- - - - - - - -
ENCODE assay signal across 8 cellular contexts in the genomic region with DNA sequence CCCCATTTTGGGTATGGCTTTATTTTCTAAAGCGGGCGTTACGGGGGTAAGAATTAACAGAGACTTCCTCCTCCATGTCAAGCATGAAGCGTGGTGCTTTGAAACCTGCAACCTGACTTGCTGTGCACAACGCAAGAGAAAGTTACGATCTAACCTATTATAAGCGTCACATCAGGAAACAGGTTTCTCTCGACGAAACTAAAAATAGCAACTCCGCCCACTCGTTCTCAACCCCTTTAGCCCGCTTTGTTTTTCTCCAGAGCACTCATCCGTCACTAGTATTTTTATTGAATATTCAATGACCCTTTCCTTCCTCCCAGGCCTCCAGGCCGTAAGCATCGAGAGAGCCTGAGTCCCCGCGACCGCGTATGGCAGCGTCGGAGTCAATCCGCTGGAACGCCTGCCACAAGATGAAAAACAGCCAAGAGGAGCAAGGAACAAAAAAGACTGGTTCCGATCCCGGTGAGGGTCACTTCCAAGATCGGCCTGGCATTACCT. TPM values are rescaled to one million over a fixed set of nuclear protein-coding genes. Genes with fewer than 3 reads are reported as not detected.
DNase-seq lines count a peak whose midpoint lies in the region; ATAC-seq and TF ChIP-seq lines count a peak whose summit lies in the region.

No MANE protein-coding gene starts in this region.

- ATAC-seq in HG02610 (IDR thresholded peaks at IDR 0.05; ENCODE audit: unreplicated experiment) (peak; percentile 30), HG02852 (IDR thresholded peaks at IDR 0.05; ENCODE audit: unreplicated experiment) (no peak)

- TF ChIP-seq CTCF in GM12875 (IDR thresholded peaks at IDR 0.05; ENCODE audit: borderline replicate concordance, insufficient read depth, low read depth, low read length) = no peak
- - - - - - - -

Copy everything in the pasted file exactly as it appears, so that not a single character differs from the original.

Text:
ENCODE assay signal across 8 cellular contexts in the genomic region with DNA sequence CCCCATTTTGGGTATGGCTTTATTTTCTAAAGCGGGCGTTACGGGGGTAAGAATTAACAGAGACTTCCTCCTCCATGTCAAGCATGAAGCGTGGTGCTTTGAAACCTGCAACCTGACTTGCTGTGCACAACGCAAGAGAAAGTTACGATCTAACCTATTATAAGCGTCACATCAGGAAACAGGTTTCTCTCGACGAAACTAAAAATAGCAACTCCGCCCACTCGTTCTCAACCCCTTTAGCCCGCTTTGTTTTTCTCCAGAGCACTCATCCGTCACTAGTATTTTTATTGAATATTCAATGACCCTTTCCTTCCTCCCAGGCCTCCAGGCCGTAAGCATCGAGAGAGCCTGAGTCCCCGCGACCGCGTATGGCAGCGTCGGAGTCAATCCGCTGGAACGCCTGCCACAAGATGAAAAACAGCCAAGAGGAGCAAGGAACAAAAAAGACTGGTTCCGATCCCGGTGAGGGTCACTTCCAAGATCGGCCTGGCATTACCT. TPM values are rescaled to one million over a fixed set of nuclear protein-coding genes. Genes with fewer than 3 reads are reported as not detected.
DNase-seq lines count a peak whose midpoint lies in the region; ATAC-seq and TF ChIP-seq lines count a peak whose summit lies in the region.

No MANE protein-coding gene starts in this region.

- ATAC-seq in HG02610 (IDR thresholded peaks at IDR 0.05; ENCODE audit: unreplicated experiment) (peak; percentile 30), HG02852 (IDR thresholded peaks at IDR 0.05; ENCODE audit: unreplicated experiment) (no peak)

- TF ChIP-seq CTCF in GM12875 (IDR thresholded peaks at IDR 0.05; ENCODE audit: borderline replicate concordance, insufficient read depth, low read depth, low read length) = no peak